US8300626B2 - Path shortening in a wireless mesh network - Google Patents

Path shortening in a wireless mesh network Download PDF

Info

Publication number
US8300626B2
US8300626B2 US13/338,187 US201113338187A US8300626B2 US 8300626 B2 US8300626 B2 US 8300626B2 US 201113338187 A US201113338187 A US 201113338187A US 8300626 B2 US8300626 B2 US 8300626B2
Authority
US
United States
Prior art keywords
mesh
corresponding
point
portal
metric
Prior art date
Legal status (The legal status is an assumption and is not a legal conclusion. Google has not performed a legal analysis and makes no representation as to the accuracy of the status listed.)
Active
Application number
US13/338,187
Other versions
US20120093037A1 (en
Inventor
Pascal Thubert
Patrick Wetterwald
Vincent Jean Ribiere
Billy Gayle Moon
Johannes Petrus Kruys
Current Assignee (The listed assignees may be inaccurate. Google has not performed a legal analysis and makes no representation or warranty as to the accuracy of the list.)
Cisco Technology Inc
Original Assignee
Cisco Technology Inc
Priority date (The priority date is an assumption and is not a legal conclusion. Google has not performed a legal analysis and makes no representation as to the accuracy of the date listed.)
Filing date
Publication date
Priority to US11/729,886 priority Critical patent/US8111684B2/en
Application filed by Cisco Technology Inc filed Critical Cisco Technology Inc
Priority to US13/338,187 priority patent/US8300626B2/en
Assigned to CISCO TECHNOLOGY, INC. reassignment CISCO TECHNOLOGY, INC. ASSIGNMENT OF ASSIGNORS INTEREST (SEE DOCUMENT FOR DETAILS). Assignors: KRUYS, JOHANNES PETRUS, RIBIERE, VINCENT JEAN, THUBERT, PASCAL, WETTERWALD, PATRICK, MOON, BILLY GAYLE
Publication of US20120093037A1 publication Critical patent/US20120093037A1/en
Application granted granted Critical
Publication of US8300626B2 publication Critical patent/US8300626B2/en
Application status is Active legal-status Critical
Anticipated expiration legal-status Critical

Links

Images

Classifications

    • HELECTRICITY
    • H04ELECTRIC COMMUNICATION TECHNIQUE
    • H04WWIRELESS COMMUNICATION NETWORKS
    • H04W40/00Communication routing or communication path finding
    • H04W40/02Communication route or path selection, e.g. power-based or shortest path routing
    • H04W40/22Communication route or path selection, e.g. power-based or shortest path routing using selective relaying for reaching a BTS [Base Transceiver Station] or an access point
    • HELECTRICITY
    • H04ELECTRIC COMMUNICATION TECHNIQUE
    • H04WWIRELESS COMMUNICATION NETWORKS
    • H04W40/00Communication routing or communication path finding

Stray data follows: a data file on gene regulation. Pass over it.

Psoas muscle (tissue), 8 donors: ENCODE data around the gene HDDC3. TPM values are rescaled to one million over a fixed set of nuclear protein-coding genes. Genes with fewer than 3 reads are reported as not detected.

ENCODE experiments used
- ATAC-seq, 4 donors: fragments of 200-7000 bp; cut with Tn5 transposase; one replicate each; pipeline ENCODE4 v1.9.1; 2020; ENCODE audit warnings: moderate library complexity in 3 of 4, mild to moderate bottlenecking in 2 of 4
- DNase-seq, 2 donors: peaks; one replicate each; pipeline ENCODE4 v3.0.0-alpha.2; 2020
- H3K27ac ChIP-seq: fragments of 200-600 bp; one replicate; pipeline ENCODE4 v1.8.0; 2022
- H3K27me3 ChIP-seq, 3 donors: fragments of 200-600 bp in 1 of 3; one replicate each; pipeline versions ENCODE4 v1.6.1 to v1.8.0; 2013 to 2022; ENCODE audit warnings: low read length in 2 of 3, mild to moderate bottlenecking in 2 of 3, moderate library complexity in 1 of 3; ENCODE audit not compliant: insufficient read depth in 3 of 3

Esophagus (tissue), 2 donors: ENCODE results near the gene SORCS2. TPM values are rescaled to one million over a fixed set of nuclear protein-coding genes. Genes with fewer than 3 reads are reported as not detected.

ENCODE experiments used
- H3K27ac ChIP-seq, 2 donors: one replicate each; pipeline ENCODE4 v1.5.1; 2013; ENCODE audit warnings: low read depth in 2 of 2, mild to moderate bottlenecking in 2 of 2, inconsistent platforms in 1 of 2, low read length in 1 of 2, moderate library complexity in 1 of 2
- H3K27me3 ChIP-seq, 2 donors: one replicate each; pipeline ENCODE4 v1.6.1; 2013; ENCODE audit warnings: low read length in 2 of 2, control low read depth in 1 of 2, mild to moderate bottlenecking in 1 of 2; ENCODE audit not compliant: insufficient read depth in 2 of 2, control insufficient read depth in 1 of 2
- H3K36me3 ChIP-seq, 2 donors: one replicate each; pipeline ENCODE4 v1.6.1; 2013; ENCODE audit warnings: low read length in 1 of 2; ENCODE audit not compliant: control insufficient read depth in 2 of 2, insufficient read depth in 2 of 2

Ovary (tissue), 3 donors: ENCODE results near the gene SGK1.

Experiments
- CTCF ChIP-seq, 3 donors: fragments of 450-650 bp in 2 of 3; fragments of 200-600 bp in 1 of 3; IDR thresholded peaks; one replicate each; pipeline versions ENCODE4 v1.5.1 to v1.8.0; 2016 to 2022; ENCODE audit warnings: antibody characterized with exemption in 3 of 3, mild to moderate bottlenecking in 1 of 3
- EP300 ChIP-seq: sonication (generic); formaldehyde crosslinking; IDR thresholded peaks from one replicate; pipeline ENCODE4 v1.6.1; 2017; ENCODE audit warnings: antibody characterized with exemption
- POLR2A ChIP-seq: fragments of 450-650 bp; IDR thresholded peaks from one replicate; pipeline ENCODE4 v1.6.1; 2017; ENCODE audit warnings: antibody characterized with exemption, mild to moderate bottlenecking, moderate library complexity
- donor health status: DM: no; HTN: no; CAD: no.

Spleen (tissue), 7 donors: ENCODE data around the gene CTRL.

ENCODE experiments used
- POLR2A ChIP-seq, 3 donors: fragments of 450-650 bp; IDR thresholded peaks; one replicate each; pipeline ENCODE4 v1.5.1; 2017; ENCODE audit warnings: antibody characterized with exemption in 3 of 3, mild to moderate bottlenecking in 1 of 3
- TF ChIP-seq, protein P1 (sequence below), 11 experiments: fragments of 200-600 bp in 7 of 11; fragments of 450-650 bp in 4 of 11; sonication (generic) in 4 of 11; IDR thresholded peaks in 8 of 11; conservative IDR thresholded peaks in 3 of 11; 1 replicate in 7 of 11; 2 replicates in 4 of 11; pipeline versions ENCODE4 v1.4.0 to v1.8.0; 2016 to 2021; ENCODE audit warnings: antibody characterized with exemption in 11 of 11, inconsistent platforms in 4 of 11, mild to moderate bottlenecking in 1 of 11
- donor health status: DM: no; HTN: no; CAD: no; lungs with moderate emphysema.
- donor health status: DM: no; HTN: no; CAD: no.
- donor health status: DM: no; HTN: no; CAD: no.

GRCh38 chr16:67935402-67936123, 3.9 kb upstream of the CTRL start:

• H04W40/02Communication route or path selection, e.g. power-based or shortest path routing
    • H04W40/04Communication route or path selection, e.g. power-based or shortest path routing based on wireless node resources
    • H04W40/08Communication route or path selection, e.g. power-based or shortest path routing based on wireless node resources based on transmission power

Abstract

In one embodiment, a method includes a mesh point receiving mesh advertisement messages from advertising mesh points of a wireless mesh network having a mesh portal with a wired connection to a wired network. Each mesh advertisement message specifies a corresponding metric for reaching the mesh portal and has a corresponding signal strength indicator. An ordered group of parent access points, ordered based on the respective metrics, is generated from among the advertising mesh points, starting with a first parent access point having a corresponding optimum metric for reaching the mesh portal and independent of the corresponding signal strength indicator. A registration message is sent to each of the parent access points identifying a corresponding specified priority based on a corresponding position in the ordered group, for use by the corresponding parent access point in selecting a minimum interframe spacing for forwarding a wireless packet received from the mesh point.

Description

This application is a continuation of copending application Ser. No. 11/729,886, filed Mar. 30, 2007.

TECHNICAL FIELD

The present disclosure generally relates to deploying a wireless local area network (WLAN) using wireless link protocols, such as IEEE 802.11e and IEEE P802.11s/D.100 wireless Ethernet, based on implementing a mesh network having distributed mesh points in communication with a mesh portal having a wired link to a wide area network.

BACKGROUND

Wireless local area networks are being deployed in large-scale service areas using mesh networking. Mesh networking can utilize mesh points (MPs) to establish a mesh backhaul infrastructure. For example, the IEEE P802.11s/D1.00 specification describes mesh points as devices that support WLAN mesh services, i.e. they participate in the formation and operation of the mesh network. The mesh points can establish a mesh backhaul infrastructure based on establishing peer-to-peer wireless links between each mesh point, and establishing a tree topology that is “rooted” by a “mesh portal”: the mesh portal is a mesh point that has a wired link for reaching a wide area network. Mesh points that also serve as “access points” for wireless client devices are referred to as “Mesh Access Points” (MAPs). The distribution of the mesh points can extend wireless coverage of the WLAN over a larger coverage area for wireless user devices.

Mesh networking utilizes routing protocols that enable mesh path selection and forwarding of data packets at the link layer. For example, the IEEE P802.11s specification defines a default mandatory routing protocol (Hybrid Wireless Mesh Protocol, or HWMP). Another example mesh network utilizes a protocol known as Adaptive Wireless Path Protocol (AWP), available for example in the commercially available Cisco Aironet 1500 Series Outdoor Mesh Access Point by Cisco Systems, San Jose, Calif.

BRIEF DESCRIPTION OF THE DRAWINGS

Reference is made to the attached drawings, wherein elements having the same reference numeral designations represent like elements throughout and wherein: